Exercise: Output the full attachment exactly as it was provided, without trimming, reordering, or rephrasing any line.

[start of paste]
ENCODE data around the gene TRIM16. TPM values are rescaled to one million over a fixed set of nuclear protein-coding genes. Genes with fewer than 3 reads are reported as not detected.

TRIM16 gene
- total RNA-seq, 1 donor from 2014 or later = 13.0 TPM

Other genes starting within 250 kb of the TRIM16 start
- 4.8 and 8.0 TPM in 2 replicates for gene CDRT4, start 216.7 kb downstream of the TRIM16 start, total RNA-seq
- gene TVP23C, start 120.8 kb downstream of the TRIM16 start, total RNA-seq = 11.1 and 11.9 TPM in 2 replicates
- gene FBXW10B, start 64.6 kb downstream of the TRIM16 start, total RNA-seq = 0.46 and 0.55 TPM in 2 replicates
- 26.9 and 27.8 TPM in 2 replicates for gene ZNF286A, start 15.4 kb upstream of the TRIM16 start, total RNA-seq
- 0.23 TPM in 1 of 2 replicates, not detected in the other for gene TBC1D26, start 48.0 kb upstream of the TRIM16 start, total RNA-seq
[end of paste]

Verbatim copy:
ENCODE data around the gene TRIM16. TPM values are rescaled to one million over a fixed set of nuclear protein-coding genes. Genes with fewer than 3 reads are reported as not detected.

TRIM16 gene
- total RNA-seq, 1 donor from 2014 or later = 13.0 TPM

Other genes starting within 250 kb of the TRIM16 start
- 4.8 and 8.0 TPM in 2 replicates for gene CDRT4, start 216.7 kb downstream of the TRIM16 start, total RNA-seq
- gene TVP23C, start 120.8 kb downstream of the TRIM16 start, total RNA-seq = 11.1 and 11.9 TPM in 2 replicates
- gene FBXW10B, start 64.6 kb downstream of the TRIM16 start, total RNA-seq = 0.46 and 0.55 TPM in 2 replicates
- 26.9 and 27.8 TPM in 2 replicates for gene ZNF286A, start 15.4 kb upstream of the TRIM16 start, total RNA-seq
- 0.23 TPM in 1 of 2 replicates, not detected in the other for gene TBC1D26, start 48.0 kb upstream of the TRIM16 start, total RNA-seq